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When most people reference a “limitation period” in Ontario, chances are that they are referencing the limitation period imposed by the Limitations Act, 2002, which generally provides an individual with two years from the date on which a claim is “discovered” to commence a claim before it is statute barred. Although an individual is presumed under the Limitations Act to have “discovered” the claim on the date that the loss or injury occurred, if it can be shown that the individual did not “discover” the claim until some later date the limitation period will not begin to run until that later date, potentially extending the limitation period for the claim to be brought for many years beyond the second anniversary of the actual loss or damage.
Although the limitation period imposed by the Limitations Act must be considered for situations in which an individual intends to commence a claim against someone who has died, individuals in such situations must also consider the much stricter limitation period imposed by section 38 of the Trustee Act.
Section 38 of the Trustee Act imposes a hard two year limitation period from the date of death for any individual to commence a claim against a deceased individual in tort. Unlike the limitation period imposed by the Limitations Act, the limitation period imposed by section 38 of the Trustee Act is not subject to the “discoverability” principle, but is rather a hard limitation period that expires two years from death regardless of whether the individual has actually yet to “discover” the claim. If an individual starts a claim against a deceased individual in tort more than two years after the deceased’s individual’s death it is statute barred by section 38 of the Trustee Act regardless of when the claim was “discovered”.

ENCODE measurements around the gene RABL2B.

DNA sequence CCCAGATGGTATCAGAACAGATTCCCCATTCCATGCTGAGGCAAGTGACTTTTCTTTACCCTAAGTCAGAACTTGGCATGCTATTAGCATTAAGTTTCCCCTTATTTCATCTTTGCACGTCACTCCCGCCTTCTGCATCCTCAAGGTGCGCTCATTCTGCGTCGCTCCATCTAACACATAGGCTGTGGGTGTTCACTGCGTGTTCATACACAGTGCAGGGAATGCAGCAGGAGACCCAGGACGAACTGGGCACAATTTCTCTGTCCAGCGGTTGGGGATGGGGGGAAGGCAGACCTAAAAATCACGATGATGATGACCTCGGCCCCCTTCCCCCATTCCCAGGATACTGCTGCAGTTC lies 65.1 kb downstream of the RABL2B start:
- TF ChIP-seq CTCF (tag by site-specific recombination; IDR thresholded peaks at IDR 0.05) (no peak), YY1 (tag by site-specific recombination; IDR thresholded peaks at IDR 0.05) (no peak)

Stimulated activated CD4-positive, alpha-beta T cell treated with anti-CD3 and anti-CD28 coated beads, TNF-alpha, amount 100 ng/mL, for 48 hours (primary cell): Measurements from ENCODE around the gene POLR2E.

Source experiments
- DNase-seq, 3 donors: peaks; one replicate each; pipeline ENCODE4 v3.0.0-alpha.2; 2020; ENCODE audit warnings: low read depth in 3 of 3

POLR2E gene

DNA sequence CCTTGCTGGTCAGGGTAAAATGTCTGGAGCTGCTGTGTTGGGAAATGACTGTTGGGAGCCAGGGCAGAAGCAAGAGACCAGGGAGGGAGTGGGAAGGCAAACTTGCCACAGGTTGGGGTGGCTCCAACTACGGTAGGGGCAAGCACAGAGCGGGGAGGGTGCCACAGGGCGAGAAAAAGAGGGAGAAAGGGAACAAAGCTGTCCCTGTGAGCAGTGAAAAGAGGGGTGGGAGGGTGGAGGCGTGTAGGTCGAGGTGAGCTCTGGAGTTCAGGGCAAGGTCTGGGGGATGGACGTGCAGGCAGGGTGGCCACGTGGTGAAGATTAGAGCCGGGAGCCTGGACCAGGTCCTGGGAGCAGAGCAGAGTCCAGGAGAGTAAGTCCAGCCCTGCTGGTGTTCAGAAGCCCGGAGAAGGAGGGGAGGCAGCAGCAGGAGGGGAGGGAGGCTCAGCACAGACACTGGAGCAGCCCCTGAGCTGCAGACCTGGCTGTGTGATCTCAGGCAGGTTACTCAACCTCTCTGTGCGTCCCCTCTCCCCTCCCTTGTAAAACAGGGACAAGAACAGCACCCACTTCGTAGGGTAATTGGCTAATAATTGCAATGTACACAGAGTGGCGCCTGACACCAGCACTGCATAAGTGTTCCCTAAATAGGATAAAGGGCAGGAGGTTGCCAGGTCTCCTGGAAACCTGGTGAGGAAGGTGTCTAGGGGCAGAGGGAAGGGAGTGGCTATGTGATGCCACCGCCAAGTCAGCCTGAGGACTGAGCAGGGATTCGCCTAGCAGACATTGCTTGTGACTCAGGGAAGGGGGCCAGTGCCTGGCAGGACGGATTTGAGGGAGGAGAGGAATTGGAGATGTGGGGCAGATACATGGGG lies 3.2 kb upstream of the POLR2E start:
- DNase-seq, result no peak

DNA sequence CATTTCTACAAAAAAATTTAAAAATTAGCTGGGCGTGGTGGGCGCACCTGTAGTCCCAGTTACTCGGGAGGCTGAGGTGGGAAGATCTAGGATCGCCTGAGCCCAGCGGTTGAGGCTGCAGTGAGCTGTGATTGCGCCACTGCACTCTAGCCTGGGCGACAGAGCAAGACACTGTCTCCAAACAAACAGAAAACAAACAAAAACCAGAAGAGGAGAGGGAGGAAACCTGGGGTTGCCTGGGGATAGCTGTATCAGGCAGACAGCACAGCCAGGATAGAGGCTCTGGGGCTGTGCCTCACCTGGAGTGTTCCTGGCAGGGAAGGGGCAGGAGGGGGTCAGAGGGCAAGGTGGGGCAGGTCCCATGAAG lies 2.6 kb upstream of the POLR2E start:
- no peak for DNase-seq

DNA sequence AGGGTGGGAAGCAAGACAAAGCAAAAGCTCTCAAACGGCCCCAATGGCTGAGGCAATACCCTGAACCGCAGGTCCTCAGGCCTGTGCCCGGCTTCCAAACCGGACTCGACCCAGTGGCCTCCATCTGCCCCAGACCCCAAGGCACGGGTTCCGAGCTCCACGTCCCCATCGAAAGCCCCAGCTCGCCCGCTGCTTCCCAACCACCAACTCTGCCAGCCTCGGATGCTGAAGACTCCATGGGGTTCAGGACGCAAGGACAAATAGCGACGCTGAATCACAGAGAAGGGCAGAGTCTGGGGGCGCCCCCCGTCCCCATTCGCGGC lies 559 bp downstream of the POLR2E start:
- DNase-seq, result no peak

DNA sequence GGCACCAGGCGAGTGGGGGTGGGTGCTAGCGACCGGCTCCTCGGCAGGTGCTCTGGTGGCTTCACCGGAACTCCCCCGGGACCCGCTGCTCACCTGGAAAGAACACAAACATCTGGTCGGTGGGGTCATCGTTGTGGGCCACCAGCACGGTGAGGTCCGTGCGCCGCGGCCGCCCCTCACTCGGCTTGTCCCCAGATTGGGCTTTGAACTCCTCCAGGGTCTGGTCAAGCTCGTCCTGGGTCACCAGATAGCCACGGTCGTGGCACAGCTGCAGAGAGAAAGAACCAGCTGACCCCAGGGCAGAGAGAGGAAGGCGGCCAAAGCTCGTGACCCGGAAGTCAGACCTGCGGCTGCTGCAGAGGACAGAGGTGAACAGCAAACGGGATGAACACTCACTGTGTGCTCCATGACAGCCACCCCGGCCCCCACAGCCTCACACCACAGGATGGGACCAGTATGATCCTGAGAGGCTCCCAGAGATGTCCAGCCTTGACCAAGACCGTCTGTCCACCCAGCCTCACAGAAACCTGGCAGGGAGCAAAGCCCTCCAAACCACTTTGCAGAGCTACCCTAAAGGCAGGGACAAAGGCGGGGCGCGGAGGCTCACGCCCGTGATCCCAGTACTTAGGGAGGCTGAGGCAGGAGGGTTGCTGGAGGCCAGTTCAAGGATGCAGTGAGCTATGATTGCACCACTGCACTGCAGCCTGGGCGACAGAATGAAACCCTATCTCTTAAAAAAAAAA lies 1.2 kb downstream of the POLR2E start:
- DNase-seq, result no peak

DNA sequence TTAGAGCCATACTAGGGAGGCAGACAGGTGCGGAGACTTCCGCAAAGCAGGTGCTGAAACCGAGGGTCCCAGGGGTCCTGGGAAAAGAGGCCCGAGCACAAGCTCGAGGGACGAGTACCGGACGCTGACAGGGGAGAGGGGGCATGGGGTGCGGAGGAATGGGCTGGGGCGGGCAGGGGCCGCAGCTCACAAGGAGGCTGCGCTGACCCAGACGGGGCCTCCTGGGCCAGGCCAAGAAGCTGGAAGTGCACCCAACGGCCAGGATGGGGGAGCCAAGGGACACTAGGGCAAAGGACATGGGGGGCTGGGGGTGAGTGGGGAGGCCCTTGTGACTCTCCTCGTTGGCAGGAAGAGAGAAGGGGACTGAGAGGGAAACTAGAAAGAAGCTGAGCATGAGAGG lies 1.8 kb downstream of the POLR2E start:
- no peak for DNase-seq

The non-applicability of the “discoverability” principle to the two year limitation period imposed by section 38 of the Trustee Act is confirmed by the Ontario Court of Appeal in Waschkowski v. Hopkinson Estate, (2000) 47 O.R. (3d) 370, wherein the court states:
“As indicated earlier in these reasons, based on the language of the limitation provision, the discoverability principle does not apply to s. 38(3) of the Trustee Act. The effect of s. 38(3) is, in my view, that the state of actual or attributed knowledge of an injured person in a tort claim is not germane when a death has occurred. The only applicable limitation period is the two-year period found in s. 38(3) of the Trustee Act.” [emphasis added]
Although the Court of Appeal in Waschkowski v. Hopkinson Estate appears firm in their position that the court should not take when the claim was “discovered” into consideration when applying the limitation period from section 38 of the Trustee Act, it should be noted that in the recent decision of Estate of John Edward Graham v. Southlake Regional Health Centre, 2019 ONSC 392 (“Graham Estate“), the court allowed a claim to brought after the second anniversary of the deceased’s death citing “special circumstances”. Although the Graham Estate decision is from the lower court while the Waschkowski v. Hopkinson Estate decision is from the Court of Appeal, such that it is at least questionable whether it has established a new line of thinking or was correctly decided, the Graham Estate decision may suggest that the application of the limitation period from section 38 of the Trustee Act is not as harsh as it was once considered. More can be read about the Graham Estate decision in Garrett Horrocks’ previous blog found here.
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ODSP – How long do you have to put an inheritance into a trust before it counts against your asset limit?